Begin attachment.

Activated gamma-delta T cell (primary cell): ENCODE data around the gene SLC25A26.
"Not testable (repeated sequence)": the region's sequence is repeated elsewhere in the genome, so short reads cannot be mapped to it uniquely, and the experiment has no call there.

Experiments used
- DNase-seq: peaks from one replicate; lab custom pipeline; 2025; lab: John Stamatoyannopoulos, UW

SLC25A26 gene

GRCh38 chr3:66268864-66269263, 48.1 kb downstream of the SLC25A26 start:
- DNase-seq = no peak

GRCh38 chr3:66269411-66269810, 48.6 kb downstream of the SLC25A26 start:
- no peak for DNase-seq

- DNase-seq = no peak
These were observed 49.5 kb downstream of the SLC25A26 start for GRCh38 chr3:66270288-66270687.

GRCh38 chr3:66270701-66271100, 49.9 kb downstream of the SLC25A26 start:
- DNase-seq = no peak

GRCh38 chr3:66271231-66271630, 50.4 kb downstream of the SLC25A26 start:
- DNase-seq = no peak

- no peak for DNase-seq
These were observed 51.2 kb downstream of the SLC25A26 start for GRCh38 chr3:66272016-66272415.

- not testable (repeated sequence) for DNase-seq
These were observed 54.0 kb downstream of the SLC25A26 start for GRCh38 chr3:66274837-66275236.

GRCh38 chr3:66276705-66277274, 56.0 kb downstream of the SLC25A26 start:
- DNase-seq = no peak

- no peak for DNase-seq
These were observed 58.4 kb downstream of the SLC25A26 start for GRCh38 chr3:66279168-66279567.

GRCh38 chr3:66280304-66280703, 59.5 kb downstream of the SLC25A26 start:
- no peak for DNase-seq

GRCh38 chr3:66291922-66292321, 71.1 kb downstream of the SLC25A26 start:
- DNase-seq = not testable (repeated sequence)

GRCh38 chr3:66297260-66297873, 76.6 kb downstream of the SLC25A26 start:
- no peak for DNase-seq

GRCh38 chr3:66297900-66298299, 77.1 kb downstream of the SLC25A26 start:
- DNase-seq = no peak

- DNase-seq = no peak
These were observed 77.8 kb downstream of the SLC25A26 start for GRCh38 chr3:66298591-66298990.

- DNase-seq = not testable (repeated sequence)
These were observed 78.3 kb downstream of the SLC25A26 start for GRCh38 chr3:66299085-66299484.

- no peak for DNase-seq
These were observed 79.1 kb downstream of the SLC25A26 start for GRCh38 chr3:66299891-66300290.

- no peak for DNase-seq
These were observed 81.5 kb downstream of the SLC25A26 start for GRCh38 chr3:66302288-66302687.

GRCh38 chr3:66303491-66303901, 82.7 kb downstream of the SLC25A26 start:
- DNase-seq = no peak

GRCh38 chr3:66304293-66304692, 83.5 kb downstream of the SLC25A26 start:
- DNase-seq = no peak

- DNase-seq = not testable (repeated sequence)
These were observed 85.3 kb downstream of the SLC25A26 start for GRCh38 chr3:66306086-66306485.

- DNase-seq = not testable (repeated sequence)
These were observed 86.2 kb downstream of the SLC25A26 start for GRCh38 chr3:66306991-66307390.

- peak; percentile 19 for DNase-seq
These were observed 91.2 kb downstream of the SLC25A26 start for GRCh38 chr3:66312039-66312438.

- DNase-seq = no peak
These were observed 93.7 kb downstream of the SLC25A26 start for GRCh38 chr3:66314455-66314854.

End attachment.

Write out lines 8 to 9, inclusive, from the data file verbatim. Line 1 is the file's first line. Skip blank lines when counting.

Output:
GRCh38 chr3:66269411-66269810, 48.6 kb downstream of the SLC25A26 start:
- no peak for DNase-seq